Ceausescu’s portrait was omnipresent! It was displayed in every classroom, every room of every institution, and even more, it was printed on the front page of every textbook. It was such a common occurrence that no one would even pay attention to it. However, the communist militants would make sure that children would pay the compulsory respect when they were “in the presence” of the beloved leader. For example, some teachers would ask children to piously look at the portrait while singing the national anthem at the beginning of the school day. And they would do it without question, with the innocence of that age.
As a child, he often heard his parents humorously talking about the enduring portrait of a dictator who would never grow old. In all his portraits over 40 years, Ceausescu had been portrayed as a young and charismatic leader, despite his obvious natural aging. The propaganda would do almost anything to make him look infallible in the eyes of his people.
That reminds him of a bizarre photo adjustment such as erasing his right ear out of the photo in a ridiculous attempt to make him look handsome. For many years, Ceausescu was represented by a semi-profile photograph in which only one ear was seen. As the “in one ear” portrait (Romanian idiom meaning "to be crazy") generated many sarcastic jokes and funny stories, the propaganda machinery took notice eventually and exchanged the portraits for photographs in which both ears were visible.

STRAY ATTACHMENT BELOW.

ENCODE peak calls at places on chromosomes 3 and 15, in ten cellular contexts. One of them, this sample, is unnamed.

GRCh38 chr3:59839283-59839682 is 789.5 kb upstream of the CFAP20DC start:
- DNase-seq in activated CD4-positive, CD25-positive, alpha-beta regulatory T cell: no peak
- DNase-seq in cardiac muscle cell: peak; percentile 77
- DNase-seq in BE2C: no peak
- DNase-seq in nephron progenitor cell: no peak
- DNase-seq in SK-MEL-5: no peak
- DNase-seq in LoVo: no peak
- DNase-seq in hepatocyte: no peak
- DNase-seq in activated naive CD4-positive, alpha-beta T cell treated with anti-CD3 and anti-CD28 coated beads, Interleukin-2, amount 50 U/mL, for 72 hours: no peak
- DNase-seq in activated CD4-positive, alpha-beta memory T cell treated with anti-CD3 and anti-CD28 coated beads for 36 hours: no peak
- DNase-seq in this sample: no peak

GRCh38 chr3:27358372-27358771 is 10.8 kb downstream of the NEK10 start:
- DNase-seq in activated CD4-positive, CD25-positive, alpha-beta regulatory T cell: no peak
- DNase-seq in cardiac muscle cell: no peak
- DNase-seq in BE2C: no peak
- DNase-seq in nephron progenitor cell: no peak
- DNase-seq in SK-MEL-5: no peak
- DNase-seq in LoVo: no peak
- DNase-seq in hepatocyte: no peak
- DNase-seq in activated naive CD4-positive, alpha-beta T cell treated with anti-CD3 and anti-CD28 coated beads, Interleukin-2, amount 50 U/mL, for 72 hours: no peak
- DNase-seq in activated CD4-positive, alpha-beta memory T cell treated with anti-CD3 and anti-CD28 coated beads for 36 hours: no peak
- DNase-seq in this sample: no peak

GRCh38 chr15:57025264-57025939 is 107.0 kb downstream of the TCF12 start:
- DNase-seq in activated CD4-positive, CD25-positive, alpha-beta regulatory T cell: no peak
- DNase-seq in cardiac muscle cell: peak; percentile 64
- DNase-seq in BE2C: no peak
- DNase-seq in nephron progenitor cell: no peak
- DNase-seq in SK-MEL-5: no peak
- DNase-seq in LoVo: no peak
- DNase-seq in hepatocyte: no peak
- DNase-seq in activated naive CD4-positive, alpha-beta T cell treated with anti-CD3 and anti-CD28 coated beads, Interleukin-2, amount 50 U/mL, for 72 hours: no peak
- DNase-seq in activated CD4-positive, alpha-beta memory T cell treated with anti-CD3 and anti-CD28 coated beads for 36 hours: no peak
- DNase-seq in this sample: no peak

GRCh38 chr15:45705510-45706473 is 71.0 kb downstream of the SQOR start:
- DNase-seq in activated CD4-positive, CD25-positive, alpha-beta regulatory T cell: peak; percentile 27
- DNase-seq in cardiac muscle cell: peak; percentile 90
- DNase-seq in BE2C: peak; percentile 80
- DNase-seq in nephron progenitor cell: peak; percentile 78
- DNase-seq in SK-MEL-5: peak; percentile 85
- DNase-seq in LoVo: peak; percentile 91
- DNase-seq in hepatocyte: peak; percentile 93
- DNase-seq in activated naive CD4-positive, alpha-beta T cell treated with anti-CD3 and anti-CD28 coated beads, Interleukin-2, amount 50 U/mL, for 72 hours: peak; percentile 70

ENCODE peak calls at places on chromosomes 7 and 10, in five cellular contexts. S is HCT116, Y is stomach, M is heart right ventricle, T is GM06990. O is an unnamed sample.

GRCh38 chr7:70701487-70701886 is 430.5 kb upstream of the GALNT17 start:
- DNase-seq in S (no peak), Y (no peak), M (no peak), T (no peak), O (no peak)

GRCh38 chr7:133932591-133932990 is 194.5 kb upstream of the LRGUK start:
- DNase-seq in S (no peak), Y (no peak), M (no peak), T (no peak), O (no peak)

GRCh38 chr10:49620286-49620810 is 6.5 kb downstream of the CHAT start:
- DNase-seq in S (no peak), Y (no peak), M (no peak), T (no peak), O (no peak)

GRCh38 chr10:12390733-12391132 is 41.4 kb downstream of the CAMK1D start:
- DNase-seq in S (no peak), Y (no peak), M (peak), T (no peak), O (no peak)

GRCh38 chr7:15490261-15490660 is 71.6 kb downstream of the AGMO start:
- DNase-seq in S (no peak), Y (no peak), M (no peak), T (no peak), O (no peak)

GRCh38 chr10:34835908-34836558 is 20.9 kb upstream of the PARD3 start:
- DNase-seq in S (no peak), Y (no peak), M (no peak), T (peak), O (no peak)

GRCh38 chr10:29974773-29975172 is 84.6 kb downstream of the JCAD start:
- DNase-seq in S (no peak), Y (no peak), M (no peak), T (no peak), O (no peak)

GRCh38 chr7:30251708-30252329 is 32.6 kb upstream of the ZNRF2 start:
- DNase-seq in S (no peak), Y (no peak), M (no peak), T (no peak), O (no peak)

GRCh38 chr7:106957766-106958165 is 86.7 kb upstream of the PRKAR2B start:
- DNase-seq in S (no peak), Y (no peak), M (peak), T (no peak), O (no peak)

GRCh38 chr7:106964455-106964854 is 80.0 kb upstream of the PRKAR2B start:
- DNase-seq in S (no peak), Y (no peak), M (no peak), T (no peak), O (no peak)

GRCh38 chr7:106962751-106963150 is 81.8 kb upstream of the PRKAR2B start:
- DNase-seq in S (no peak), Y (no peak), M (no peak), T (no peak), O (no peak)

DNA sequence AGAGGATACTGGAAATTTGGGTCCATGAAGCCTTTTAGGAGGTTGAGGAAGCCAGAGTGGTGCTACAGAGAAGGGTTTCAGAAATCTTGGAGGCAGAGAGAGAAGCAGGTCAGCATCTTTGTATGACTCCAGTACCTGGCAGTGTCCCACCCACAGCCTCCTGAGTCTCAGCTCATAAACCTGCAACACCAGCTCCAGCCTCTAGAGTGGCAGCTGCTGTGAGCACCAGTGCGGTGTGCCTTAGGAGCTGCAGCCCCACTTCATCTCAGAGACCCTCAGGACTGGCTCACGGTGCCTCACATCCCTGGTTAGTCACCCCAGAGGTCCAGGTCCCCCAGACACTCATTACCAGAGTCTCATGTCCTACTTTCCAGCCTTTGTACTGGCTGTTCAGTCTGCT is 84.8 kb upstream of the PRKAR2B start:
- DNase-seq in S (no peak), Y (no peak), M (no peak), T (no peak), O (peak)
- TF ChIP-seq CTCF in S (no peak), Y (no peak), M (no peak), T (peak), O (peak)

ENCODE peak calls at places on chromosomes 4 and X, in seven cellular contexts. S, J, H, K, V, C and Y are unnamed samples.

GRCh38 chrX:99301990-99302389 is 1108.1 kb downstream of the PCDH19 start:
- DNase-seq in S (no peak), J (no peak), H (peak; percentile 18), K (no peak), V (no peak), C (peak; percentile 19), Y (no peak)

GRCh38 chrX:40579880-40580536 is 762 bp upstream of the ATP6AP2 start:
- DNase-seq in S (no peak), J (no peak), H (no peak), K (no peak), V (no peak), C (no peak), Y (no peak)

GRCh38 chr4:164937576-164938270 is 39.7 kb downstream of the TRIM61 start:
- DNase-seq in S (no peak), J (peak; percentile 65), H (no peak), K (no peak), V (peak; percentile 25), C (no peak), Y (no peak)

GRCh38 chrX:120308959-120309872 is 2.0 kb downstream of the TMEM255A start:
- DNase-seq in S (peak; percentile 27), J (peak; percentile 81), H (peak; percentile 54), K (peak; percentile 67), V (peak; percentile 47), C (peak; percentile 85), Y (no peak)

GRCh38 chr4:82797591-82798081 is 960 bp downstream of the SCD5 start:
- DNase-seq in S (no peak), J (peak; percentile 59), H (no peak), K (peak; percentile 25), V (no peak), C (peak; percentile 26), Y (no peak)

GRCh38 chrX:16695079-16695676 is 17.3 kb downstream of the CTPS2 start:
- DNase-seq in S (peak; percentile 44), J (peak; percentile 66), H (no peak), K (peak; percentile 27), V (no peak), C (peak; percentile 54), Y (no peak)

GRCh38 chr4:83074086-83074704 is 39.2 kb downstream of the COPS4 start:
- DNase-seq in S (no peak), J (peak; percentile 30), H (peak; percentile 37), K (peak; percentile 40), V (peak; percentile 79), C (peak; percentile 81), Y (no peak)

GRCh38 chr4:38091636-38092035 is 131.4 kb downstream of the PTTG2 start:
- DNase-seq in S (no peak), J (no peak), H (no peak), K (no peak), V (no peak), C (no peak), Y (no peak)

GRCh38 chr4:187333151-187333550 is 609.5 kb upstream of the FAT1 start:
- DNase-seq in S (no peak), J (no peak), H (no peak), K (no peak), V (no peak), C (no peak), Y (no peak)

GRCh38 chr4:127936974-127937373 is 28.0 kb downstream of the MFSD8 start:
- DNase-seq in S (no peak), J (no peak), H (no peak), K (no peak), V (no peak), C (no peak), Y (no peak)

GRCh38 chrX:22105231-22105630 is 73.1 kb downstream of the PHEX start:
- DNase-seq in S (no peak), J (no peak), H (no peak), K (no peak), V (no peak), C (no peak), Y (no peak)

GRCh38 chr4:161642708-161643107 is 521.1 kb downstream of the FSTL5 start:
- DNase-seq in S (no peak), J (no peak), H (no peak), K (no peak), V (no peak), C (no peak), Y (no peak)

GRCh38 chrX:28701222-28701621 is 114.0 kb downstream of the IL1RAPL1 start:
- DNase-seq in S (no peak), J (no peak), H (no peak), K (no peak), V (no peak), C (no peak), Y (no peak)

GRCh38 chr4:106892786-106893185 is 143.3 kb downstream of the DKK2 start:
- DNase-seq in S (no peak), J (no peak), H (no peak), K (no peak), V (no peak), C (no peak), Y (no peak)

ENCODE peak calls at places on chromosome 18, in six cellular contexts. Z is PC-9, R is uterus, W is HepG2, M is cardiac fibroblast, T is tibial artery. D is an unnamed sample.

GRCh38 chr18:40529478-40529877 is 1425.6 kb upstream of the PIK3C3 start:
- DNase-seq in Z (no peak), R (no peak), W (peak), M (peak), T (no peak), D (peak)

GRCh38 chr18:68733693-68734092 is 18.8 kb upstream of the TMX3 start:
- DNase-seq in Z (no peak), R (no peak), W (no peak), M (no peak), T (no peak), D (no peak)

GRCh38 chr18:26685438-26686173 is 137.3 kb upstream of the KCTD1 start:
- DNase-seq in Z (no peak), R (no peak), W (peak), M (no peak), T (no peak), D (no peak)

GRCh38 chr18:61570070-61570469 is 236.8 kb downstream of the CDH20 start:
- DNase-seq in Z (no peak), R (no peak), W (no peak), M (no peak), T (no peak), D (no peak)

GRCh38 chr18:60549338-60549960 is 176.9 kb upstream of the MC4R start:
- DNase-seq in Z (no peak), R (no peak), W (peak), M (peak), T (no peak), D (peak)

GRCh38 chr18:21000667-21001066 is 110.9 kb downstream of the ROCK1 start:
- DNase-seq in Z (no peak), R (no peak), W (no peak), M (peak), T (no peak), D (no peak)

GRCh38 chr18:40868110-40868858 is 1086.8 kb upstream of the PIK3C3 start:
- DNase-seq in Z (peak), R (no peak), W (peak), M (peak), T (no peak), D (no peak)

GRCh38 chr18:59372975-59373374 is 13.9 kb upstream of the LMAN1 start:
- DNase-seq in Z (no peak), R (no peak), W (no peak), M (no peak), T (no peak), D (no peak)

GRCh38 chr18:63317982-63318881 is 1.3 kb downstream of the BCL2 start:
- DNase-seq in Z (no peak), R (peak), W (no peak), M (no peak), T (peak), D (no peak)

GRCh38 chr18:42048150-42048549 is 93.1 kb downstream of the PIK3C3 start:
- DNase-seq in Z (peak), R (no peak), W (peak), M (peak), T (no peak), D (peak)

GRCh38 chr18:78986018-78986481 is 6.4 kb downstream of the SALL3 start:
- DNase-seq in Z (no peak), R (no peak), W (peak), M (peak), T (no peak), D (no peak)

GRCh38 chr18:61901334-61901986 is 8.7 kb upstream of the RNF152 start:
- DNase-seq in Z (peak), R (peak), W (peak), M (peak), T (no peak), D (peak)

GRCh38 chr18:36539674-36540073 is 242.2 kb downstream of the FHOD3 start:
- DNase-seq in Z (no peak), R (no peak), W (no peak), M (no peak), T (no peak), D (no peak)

One time, during his first year of school (in communist Romania the school was starting when a child was 7 years old) one extraordinary funny event happened. During a lunch break, one of his classmates was disobediently playing with a tennis ball inside the classroom. By accident, he threw the ball and hit Ceausescu’s portrait displayed behind the teacher’s desk. The children held their breaths in terror. The glass shattered into millions of little pieces, however, the framed portrait was still holding on up the wall. The children knew they were in trouble. Big trouble! The children quickly tried to remove the glass to cover the accident.
His first-grade teacher, Mrs. Patrulescu, the proud wife of a communist militant, was extremely fond of the communist propaganda and consequently, a loyal supporter of the dictator. She would often look at Ceausescu’s portrait as if it was a sacred artefact. Returned to the classroom after the break, she started to walk around, unaware of the accident that took place. Just as she was giving the children a propagandistic discourse about the tireless leader and his impressive achievements, a playful breeze of wind brought down the portrait photography right before her perplexed eyes.
Out of shock and fear of the bad omen, she fell on the floor, unconscious. After being marked down and admonished for the rest of the school year for our disrespectful behaviour towards our great leader, we all learned an important lesson: innocence cannot save you twice from mistakes like that!